Examining the status of the gut microbiome begins with examining the diet for potential food sensitivities or allergies that could trigger an inflammatory reaction. This is best done with a Comprehensive Stool Analysis.
Check out our Comprehensive Stool Analysis Sample Report to see the range markers tested including pathogenic species, inflammation profile, immune factors and more.
The presence of different immunoglobulins, or antibodies, tell us whether you have an abnormal immune reaction to food, and how severe that reaction is. A true food allergy, such as the classic peanut allergy, is an IgE response. Meanwhile, IgA and IgG reactions are delayed in nature and indicate the presence of a food intolerance.
When food antigens enter the bloodstream through the gut lining due to compromised gut lining- often called ‘leaky gut’, these food particles stimulate the production of IgG antibodies.7 These antibodies bind to food antigens in the blood or in tissues and form immune complexes (IC). By measuring specific immune complexes containing C3d (IC-C3d), we can determine which foods cause sensitivities and plan a personalized gut protocol.
Check out our Food Sensitivity Test Sample Report to review the full list of foods tested.
TREATING OUTSIDE THE BOX
We may be experiencing physical symptoms of discomfort but as mentioned the gut brain axis is powerful. How we think, feel and perceive our lives profoundly affects our digestive system. There is substantial evidence that psychological therapies can be effective in reducing the severity of gastrointestinal symptoms. Treatments such as cognitive-behavioral therapy, hypnotherapy, relaxation therapy, breathwork, and biofeedback can help to change habitual thoughts, feelings, and behaviors that trigger symptoms.
Our clinic offers options such as:
- Relaxation therapy combined with cognitive-behavioral therapy (CBT)
- Gut-directed relaxation training
- Biofeedback to teach you how to control automatic body responses like heart rate
- Breathwork techniques
- Wellness technology such as Cryotherapy and Hyperbaric Oxygen Therapy
Being the healthiest you can be, begins in the gut. The gut is intrinsically linked to the brain and together these systems influence virtually every aspect of health. The gut and brain communicate through the central nervous system’s vagus nerve; various hormones and neurotransmitters; and immune cells that reside in the gut.
Optimizing digestive intelligence will help support a healthy gut and can remedy gastrointestinal complaints, but it can also support mood, energy, immunity, allergies, and more. The first step is to identify the causes of symptoms through functional laboratory tests such as stool analysis and food intolerance testing.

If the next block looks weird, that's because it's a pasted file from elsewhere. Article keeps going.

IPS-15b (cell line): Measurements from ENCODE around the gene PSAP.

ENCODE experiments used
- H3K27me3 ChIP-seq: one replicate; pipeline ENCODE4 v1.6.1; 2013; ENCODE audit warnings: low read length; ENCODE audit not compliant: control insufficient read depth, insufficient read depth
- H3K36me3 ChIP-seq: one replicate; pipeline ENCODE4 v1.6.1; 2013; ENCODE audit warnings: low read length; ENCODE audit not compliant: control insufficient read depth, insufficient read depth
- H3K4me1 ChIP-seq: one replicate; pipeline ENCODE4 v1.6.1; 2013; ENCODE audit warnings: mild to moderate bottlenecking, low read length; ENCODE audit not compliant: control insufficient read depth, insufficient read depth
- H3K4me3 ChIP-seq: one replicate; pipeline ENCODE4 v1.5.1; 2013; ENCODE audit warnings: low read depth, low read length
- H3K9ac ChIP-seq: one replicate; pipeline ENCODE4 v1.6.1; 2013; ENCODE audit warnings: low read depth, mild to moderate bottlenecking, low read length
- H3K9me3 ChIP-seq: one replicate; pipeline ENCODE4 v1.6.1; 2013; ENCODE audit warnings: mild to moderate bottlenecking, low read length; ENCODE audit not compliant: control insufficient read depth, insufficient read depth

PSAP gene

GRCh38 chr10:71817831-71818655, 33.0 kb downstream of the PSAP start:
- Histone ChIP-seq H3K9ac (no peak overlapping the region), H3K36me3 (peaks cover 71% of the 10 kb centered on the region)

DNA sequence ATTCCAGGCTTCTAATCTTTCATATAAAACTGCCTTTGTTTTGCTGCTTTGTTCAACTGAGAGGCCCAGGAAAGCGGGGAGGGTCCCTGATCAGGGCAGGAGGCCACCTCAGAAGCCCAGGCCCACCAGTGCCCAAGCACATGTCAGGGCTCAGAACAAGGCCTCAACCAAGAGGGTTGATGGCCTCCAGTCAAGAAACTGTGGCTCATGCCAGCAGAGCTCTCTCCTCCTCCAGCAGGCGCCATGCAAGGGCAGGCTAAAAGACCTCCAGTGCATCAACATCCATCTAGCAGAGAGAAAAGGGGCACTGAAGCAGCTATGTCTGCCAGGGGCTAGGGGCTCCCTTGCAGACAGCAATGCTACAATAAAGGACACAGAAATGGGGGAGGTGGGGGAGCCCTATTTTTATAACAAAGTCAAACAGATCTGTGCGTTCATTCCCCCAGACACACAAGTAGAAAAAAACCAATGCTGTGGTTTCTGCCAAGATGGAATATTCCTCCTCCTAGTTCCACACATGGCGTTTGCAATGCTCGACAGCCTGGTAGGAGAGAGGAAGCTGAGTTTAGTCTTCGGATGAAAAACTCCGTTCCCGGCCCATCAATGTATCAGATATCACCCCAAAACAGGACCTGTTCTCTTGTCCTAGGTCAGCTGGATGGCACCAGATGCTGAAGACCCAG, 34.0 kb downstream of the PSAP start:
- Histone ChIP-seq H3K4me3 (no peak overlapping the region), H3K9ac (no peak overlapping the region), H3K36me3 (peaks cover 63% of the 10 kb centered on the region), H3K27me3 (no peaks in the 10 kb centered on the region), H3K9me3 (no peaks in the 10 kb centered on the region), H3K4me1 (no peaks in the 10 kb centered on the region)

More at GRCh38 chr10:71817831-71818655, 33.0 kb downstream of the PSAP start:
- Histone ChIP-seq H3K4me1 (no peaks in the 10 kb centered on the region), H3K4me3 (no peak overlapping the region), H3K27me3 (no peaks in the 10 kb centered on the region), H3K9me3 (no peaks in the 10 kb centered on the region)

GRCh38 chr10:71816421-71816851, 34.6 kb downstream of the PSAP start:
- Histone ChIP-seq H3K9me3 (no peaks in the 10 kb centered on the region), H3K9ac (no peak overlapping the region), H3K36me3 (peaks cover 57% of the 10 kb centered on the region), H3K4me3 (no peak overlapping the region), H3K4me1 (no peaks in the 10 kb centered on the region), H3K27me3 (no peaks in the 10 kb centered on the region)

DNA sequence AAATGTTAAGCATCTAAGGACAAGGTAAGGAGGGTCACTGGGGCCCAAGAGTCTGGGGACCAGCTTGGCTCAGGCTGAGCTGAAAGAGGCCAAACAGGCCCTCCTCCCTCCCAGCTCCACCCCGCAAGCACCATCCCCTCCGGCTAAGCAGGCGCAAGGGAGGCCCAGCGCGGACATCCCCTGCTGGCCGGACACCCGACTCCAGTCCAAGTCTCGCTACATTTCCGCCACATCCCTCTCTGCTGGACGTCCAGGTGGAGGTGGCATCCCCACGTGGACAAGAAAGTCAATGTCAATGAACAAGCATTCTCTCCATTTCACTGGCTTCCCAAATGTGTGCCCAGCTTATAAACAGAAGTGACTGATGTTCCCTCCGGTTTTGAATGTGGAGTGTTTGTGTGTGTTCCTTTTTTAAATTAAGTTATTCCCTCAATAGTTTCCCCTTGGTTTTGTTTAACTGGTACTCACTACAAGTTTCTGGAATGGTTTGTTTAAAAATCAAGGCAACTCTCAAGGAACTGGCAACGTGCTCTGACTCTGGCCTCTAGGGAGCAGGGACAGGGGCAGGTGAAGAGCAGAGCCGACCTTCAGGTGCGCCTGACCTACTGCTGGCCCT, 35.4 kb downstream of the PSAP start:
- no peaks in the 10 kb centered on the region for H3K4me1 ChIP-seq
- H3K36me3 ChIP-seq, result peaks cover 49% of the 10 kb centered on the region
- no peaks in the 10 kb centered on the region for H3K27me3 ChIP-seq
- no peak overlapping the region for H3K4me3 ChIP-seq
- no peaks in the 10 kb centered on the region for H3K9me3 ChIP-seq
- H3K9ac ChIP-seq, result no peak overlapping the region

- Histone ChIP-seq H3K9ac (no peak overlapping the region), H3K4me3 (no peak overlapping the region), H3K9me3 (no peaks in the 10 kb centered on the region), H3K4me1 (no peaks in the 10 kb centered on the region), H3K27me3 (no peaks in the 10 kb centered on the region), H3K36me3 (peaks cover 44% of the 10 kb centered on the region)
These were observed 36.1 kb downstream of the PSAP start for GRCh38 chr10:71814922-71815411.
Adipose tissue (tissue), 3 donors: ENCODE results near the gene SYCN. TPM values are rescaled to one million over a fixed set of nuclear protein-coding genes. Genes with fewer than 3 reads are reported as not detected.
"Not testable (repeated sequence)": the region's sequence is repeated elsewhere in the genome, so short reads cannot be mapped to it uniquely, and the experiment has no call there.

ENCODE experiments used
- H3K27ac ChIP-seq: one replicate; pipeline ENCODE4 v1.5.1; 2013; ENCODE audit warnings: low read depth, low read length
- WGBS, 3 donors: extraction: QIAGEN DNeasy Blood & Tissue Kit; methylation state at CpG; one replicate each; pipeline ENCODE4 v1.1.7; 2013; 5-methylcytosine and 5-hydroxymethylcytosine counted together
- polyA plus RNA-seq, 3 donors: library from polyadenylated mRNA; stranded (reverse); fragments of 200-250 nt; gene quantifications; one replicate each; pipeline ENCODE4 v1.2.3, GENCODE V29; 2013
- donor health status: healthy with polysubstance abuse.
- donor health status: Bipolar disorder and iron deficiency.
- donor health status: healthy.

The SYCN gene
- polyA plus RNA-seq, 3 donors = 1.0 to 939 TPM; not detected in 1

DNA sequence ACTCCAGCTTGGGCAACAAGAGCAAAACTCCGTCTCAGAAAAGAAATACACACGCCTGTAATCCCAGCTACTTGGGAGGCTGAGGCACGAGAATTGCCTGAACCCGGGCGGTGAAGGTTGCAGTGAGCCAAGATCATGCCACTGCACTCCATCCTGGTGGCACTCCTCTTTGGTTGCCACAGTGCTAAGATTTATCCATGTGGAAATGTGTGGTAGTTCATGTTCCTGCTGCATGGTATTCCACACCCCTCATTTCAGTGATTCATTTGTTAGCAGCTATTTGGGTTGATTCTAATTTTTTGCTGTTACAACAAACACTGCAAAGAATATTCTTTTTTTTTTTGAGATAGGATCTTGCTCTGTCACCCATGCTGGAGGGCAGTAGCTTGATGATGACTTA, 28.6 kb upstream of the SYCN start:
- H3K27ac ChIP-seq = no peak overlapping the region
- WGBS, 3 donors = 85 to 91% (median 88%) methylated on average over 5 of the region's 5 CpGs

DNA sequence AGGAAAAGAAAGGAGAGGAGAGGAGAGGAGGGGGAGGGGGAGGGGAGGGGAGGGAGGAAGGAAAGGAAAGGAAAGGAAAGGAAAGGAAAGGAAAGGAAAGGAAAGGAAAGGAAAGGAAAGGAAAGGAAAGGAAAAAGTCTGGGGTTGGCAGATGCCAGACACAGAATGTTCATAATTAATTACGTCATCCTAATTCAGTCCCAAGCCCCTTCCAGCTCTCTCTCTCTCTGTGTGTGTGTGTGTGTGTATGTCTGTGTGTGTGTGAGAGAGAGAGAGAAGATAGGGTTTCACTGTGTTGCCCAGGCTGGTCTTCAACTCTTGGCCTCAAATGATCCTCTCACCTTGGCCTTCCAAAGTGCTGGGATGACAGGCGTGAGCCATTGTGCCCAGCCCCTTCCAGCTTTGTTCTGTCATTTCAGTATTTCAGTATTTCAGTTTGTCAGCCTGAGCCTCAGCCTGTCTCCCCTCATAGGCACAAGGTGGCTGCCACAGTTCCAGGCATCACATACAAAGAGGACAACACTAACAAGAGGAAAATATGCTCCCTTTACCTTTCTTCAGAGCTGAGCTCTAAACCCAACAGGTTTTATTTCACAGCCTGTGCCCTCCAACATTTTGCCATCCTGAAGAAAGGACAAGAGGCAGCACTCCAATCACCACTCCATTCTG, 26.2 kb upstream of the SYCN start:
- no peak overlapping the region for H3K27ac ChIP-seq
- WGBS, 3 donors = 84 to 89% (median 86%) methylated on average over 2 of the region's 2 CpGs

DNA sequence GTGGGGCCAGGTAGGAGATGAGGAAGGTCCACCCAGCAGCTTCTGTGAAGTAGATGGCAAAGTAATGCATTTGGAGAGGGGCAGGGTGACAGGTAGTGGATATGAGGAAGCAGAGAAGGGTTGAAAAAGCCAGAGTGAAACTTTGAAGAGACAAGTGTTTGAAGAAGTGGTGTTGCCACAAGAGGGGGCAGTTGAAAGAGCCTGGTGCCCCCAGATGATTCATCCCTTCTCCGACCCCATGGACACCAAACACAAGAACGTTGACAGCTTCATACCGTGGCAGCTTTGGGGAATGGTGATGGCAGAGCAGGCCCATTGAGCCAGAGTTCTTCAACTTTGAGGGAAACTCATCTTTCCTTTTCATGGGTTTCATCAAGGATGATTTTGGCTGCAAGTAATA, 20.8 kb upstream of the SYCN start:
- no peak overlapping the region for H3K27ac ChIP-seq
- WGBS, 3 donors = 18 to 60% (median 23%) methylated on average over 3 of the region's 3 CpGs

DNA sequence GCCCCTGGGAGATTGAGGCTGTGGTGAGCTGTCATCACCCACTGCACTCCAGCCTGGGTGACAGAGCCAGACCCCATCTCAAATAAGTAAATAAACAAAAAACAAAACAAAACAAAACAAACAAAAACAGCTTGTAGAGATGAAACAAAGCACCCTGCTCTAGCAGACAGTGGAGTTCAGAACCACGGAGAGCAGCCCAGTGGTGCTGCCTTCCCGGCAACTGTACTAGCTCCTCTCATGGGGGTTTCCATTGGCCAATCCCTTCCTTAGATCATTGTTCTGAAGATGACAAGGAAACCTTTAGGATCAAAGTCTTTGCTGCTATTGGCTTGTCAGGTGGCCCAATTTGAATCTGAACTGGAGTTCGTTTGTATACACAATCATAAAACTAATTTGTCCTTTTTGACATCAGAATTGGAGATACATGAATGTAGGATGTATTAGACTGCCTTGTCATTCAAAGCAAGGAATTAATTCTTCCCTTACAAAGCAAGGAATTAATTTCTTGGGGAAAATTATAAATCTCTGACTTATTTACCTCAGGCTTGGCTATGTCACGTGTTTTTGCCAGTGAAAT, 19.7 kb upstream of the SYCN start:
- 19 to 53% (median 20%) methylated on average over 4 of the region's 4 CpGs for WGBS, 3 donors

After understanding your unique gut system, our team can help you apply a personalized treatment plan and get you on the path to feeling happier and healthier and recommend powerful medical-grade supplements that can help enhance your gut health.
At HUM2N, our team of experts have designed an Optimal Gut Stack that supports gut and digestive issues by improving digestion, intestinal functions, regularity and bowel function.
Optimal Gut Stack
This stack aids the assimilation of macro and micronutrients and optimal clearing of waste products. It also provides key ingredients that help the body repair and restore the gastrointestinal integrity and function as well as support the growth of healthy gut bacteria.
- Martin CR, Osadchiy V, Kalani A, Mayer EA. The Brain-Gut-Microbiome Axis. Cell Mol Gastroenterol Hepatol. 2018;6(2):133-148. Published 2018 Apr 12. doi:10.1016/j.jcmgh.2018.04.003
- Alcock J, Maley CC, Aktipis CA. Is eating behavior manipulated by the gastrointestinal microbiota? Evolutionary pressures and potential mechanisms. Bioessays. 2014;36(10):940-949. doi:10.1002/bies.20140007
- Sun LJ, Li JN, Nie YZ. Gut hormones in microbiota-gut-brain cross-talk. Chin Med J (Engl). 2020;133(7):826-833. doi:10.1097/CM9.0000000000000706
- Yang X, Guo Y, He J, et al. Estrogen and estrogen receptors in the modulation of gastrointestinal epithelial secretion. Oncotarget. 2017;8(57):97683-97692. Published 2017 May 31. doi:10.18632/oncotarget.18313
- Pustorino S, Foti M, Calipari G, et al. Interazioni funzionali tra tiroide e motilità gastrointestinale [Thyroid-intestinal motility interactions summary]. Minerva Gastroenterol Dietol. 2004;50(4):305-315.
- Zheng D, Liwinski T, Elinav E. Interaction between microbiota and immunity in health and disease. Cell Res. 2020;30(6):492-506. doi:10.1038/s41422-020-0332-7
- Ait-Belgnaoui A, Durand H, Cartier C, et al. Prevention of gut leakiness by a probiotic treatment leads to attenuated HPA response to an acute psychological stress in rats. Psychoneuroendocrinology. 2012;37(11):1885-1895. doi:10.1016/j.psyneuen.2012.03.024
- Janeway CA Jr, Travers P, Walport M, et al. Immunobiology: The Immune System in Health and Disease. 5th edition. New York: Garland Science; 2001. The mucosal immune system. Available from: https://www.ncbi.nlm.nih.gov/books/NBK27169/